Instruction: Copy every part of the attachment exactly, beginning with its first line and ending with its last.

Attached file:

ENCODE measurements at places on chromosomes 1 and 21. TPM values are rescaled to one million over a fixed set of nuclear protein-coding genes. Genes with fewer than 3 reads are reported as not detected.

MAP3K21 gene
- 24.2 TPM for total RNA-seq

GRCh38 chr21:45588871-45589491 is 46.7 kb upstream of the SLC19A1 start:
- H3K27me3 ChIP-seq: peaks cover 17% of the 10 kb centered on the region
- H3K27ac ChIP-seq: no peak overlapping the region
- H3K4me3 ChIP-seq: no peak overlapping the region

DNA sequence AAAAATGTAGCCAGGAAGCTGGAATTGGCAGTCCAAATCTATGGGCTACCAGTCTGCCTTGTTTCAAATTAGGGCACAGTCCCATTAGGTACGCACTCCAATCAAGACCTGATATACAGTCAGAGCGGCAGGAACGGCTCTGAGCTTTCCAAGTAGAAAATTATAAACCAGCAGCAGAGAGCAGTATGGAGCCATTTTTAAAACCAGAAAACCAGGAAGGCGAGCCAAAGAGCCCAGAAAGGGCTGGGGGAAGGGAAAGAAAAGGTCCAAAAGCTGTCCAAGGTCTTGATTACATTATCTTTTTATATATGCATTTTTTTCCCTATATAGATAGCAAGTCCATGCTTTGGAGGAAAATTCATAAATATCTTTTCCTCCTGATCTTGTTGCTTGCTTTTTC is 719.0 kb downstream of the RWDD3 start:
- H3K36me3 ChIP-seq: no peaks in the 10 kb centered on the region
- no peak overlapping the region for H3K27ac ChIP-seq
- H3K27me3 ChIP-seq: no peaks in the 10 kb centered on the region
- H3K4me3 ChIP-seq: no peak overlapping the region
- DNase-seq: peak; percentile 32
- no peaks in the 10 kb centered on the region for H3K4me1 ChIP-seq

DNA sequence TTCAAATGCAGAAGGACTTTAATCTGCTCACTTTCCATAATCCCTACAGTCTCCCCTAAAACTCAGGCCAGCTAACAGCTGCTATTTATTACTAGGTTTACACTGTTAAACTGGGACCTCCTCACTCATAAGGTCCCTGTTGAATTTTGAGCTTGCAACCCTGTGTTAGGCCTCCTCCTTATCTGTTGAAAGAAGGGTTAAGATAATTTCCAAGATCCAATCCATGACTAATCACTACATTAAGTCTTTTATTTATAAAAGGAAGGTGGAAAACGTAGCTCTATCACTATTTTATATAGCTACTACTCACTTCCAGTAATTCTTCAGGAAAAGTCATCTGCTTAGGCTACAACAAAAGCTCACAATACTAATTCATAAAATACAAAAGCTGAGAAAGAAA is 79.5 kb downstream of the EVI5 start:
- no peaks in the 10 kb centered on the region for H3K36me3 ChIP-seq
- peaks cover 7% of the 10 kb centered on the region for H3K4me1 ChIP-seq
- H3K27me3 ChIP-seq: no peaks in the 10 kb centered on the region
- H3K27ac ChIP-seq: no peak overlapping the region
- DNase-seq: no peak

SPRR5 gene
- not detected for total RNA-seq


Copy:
ENCODE measurements at places on chromosomes 1 and 21. TPM values are rescaled to one million over a fixed set of nuclear protein-coding genes. Genes with fewer than 3 reads are reported as not detected.

MAP3K21 gene
- 24.2 TPM for total RNA-seq

GRCh38 chr21:45588871-45589491 is 46.7 kb upstream of the SLC19A1 start:
- H3K27me3 ChIP-seq: peaks cover 17% of the 10 kb centered on the region
- H3K27ac ChIP-seq: no peak overlapping the region
- H3K4me3 ChIP-seq: no peak overlapping the region

DNA sequence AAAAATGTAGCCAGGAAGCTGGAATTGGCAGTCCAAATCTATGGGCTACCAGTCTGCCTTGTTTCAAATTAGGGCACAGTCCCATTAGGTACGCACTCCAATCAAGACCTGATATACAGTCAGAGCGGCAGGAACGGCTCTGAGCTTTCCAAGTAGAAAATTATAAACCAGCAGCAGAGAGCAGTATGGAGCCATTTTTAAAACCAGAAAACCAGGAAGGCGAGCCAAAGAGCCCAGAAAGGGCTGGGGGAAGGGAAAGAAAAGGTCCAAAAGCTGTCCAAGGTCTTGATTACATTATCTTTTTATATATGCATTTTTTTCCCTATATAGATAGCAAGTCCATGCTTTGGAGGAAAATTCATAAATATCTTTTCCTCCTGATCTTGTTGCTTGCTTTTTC is 719.0 kb downstream of the RWDD3 start:
- H3K36me3 ChIP-seq: no peaks in the 10 kb centered on the region
- no peak overlapping the region for H3K27ac ChIP-seq
- H3K27me3 ChIP-seq: no peaks in the 10 kb centered on the region
- H3K4me3 ChIP-seq: no peak overlapping the region
- DNase-seq: peak; percentile 32
- no peaks in the 10 kb centered on the region for H3K4me1 ChIP-seq

DNA sequence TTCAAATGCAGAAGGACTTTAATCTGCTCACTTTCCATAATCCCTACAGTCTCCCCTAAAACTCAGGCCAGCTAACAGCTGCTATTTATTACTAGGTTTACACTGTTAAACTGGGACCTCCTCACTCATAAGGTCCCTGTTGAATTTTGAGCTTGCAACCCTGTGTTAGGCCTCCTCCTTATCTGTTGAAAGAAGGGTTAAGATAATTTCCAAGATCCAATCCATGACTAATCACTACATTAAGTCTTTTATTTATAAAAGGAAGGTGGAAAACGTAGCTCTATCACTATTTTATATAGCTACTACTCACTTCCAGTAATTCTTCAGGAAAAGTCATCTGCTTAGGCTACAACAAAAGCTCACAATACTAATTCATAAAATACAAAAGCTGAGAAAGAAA is 79.5 kb downstream of the EVI5 start:
- no peaks in the 10 kb centered on the region for H3K36me3 ChIP-seq
- peaks cover 7% of the 10 kb centered on the region for H3K4me1 ChIP-seq
- H3K27me3 ChIP-seq: no peaks in the 10 kb centered on the region
- H3K27ac ChIP-seq: no peak overlapping the region
- DNase-seq: no peak

SPRR5 gene
- not detected for total RNA-seq